Environment secretary Owen Paterson will hold an emergency meeting on Saturday with the Food Standards Agency (FSA) and retailers, as ministers warned of a "criminal conspiracy" at the heart of the horse meat scandal.
Frozen food company Findus UK has reiterated its apology after tests found up to 100% horse meat in some of its beef lasagnes, while claims emerged that the meals may have been contaminated since August.
The meeting comes after Paterson told Sky News he would be perfectly happy to eat a frozen ready-meal lasagne for his Friday night dinner - saying the issue was the mislabelling and not the safety of the food.
This week, supermarket chain Aldi confirmed that two of its ready meal ranges produced by Comigel, the French supplier also used by Findus, were found to contain between 30% and 100% horse meat.
And last night, the scandal became a police matter as Scotland Yard announced they had met representatives from the FSA.
Prime Minister David Cameron said it was "shocking" and "completely unacceptable", as the FSA ordered firms to carry out tests on all processed beef foods.
The Trading Standards Institute said the discovery of such high levels of horse meat suggested "deliberate fraudulent activity".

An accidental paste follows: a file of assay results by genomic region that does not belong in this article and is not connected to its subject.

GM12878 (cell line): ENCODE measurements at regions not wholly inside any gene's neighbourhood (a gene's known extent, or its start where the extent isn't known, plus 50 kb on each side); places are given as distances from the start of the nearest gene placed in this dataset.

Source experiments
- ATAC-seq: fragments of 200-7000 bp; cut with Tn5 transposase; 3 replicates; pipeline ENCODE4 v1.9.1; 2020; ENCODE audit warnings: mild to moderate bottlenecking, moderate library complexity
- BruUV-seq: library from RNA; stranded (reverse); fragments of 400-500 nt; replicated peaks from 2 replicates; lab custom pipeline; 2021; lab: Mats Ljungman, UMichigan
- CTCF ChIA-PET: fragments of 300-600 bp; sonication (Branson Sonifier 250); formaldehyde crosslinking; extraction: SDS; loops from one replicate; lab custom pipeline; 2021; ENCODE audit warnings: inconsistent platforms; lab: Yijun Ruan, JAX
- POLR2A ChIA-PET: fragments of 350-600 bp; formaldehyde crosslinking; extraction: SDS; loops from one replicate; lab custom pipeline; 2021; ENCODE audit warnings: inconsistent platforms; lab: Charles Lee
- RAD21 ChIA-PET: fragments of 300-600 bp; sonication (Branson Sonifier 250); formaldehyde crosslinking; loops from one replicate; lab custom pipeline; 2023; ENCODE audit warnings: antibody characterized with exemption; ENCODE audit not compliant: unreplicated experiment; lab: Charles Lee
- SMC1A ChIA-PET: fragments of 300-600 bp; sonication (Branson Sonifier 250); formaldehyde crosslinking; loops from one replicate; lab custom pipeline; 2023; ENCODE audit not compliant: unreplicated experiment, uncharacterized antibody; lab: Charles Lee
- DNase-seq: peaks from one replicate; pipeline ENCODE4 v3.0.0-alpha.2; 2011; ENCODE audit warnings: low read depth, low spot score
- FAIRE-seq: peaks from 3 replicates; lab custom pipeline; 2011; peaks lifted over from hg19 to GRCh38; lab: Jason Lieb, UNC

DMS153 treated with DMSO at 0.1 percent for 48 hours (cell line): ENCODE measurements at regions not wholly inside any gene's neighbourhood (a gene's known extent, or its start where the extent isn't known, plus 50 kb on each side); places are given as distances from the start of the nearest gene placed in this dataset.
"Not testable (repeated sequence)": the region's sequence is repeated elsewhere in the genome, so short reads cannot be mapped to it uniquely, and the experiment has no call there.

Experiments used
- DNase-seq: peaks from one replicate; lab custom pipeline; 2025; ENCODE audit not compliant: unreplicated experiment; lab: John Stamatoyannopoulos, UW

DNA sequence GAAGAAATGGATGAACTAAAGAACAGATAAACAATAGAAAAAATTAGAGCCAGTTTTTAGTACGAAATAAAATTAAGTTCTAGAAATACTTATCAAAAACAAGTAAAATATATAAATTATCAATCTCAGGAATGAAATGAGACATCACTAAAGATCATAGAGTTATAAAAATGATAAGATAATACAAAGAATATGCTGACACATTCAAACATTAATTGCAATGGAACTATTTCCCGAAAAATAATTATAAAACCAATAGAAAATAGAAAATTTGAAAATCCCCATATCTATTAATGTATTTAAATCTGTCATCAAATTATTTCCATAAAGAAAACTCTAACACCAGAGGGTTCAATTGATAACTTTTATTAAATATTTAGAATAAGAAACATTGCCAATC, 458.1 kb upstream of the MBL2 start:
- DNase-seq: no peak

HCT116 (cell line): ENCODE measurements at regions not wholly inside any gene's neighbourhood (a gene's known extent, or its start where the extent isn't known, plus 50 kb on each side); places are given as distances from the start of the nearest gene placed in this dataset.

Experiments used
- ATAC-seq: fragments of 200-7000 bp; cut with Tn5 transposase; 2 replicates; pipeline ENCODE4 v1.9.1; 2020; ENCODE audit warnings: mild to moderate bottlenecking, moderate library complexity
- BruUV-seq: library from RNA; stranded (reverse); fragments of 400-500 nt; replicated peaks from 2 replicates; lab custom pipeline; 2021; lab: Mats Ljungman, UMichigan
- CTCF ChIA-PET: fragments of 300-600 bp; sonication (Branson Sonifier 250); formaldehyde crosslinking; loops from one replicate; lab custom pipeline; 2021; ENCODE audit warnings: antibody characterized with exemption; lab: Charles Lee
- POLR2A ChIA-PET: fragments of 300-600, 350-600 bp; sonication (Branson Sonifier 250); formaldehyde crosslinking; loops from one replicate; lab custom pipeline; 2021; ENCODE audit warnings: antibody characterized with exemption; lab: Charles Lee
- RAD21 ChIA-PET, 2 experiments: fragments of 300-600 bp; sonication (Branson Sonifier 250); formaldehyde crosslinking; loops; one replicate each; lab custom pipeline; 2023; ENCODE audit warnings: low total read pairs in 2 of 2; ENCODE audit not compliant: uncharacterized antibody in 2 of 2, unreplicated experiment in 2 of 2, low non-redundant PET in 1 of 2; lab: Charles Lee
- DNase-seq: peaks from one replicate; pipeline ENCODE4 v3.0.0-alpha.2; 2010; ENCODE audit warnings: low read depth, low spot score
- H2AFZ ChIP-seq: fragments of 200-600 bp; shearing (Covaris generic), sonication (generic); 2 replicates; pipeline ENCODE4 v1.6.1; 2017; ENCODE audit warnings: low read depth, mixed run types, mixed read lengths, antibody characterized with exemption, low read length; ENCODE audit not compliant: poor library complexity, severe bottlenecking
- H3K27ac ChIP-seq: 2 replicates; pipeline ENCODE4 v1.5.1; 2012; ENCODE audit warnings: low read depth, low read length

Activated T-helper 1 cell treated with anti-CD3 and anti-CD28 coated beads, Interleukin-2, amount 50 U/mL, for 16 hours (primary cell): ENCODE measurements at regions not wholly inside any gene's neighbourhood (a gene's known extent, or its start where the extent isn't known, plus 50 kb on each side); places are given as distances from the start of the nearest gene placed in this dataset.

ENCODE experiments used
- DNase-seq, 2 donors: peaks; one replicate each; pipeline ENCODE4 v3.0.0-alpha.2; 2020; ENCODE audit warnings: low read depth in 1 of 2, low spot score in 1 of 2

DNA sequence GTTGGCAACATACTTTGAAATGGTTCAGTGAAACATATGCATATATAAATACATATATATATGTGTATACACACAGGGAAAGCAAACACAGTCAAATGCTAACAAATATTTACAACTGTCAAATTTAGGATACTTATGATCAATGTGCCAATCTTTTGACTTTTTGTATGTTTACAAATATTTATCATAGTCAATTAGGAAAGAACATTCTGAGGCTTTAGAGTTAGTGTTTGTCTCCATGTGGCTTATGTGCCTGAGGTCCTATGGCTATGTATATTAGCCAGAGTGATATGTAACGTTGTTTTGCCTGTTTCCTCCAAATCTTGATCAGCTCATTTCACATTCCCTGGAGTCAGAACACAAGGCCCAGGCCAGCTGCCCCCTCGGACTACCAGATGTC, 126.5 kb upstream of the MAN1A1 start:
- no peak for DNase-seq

Some Findus lasagnes were revealed to be almost entirely horse meat
Scotland Yard said officers had met the FSA over the scandal, although there is currently no official police investigation.
Paterson said he wanted to discuss in detail how the current system works and at which stages of the food manufacture process testing goes on when he attends today's meeting.
He told BBC News: "People are absolutely right to want to know that if they buy a product marked processed beef it contains processed beef, not processed horse.
"I'm very proud of the British farming industry, the traceability through the system, the rigorous production systems in our own industry, and I do not want to have any slur cast on them."
Responding to fears that school dinners might be contaminated with horsemeat, the Department for Education said schools and councils were responsible for their food contracts.
A spokeswoman for the Local Authority Caterers Association (Laca) said: "We are as sure as we can be that this is not affecting the school catering area."
She added that there were "strict guidelines" around food safety and supplying dinners in schools, including transparency and traceability of ingredient provenance, written into contracts.
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